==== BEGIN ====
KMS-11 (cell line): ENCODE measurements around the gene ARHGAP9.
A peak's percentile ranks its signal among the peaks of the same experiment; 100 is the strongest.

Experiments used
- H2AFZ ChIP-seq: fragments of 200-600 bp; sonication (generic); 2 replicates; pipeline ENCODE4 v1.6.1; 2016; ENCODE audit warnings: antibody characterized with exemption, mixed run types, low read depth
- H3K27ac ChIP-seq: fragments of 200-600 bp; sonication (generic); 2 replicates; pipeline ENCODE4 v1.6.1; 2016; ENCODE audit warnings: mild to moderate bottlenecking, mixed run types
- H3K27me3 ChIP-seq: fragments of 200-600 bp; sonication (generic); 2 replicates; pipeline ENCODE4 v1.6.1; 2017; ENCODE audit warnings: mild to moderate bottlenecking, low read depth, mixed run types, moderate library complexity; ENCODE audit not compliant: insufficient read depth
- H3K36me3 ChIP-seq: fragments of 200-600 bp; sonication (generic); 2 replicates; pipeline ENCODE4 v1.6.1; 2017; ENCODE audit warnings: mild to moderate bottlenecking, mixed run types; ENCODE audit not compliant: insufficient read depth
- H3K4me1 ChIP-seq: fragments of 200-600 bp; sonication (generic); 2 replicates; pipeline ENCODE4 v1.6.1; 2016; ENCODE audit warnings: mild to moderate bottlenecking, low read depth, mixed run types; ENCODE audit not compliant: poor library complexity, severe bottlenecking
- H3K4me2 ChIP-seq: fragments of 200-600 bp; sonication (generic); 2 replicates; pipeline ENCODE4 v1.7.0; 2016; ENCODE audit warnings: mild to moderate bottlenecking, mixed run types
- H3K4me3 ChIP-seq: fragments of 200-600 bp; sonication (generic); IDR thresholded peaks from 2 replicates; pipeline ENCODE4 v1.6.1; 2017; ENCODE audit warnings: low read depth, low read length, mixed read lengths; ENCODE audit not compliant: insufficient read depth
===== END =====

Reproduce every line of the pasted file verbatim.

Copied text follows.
KMS-11 (cell line): ENCODE measurements around the gene ARHGAP9.
A peak's percentile ranks its signal among the peaks of the same experiment; 100 is the strongest.

Experiments used
- H2AFZ ChIP-seq: fragments of 200-600 bp; sonication (generic); 2 replicates; pipeline ENCODE4 v1.6.1; 2016; ENCODE audit warnings: antibody characterized with exemption, mixed run types, low read depth
- H3K27ac ChIP-seq: fragments of 200-600 bp; sonication (generic); 2 replicates; pipeline ENCODE4 v1.6.1; 2016; ENCODE audit warnings: mild to moderate bottlenecking, mixed run types
- H3K27me3 ChIP-seq: fragments of 200-600 bp; sonication (generic); 2 replicates; pipeline ENCODE4 v1.6.1; 2017; ENCODE audit warnings: mild to moderate bottlenecking, low read depth, mixed run types, moderate library complexity; ENCODE audit not compliant: insufficient read depth
- H3K36me3 ChIP-seq: fragments of 200-600 bp; sonication (generic); 2 replicates; pipeline ENCODE4 v1.6.1; 2017; ENCODE audit warnings: mild to moderate bottlenecking, mixed run types; ENCODE audit not compliant: insufficient read depth
- H3K4me1 ChIP-seq: fragments of 200-600 bp; sonication (generic); 2 replicates; pipeline ENCODE4 v1.6.1; 2016; ENCODE audit warnings: mild to moderate bottlenecking, low read depth, mixed run types; ENCODE audit not compliant: poor library complexity, severe bottlenecking
- H3K4me2 ChIP-seq: fragments of 200-600 bp; sonication (generic); 2 replicates; pipeline ENCODE4 v1.7.0; 2016; ENCODE audit warnings: mild to moderate bottlenecking, mixed run types
- H3K4me3 ChIP-seq: fragments of 200-600 bp; sonication (generic); IDR thresholded peaks from 2 replicates; pipeline ENCODE4 v1.6.1; 2017; ENCODE audit warnings: low read depth, low read length, mixed read lengths; ENCODE audit not compliant: insufficient read depth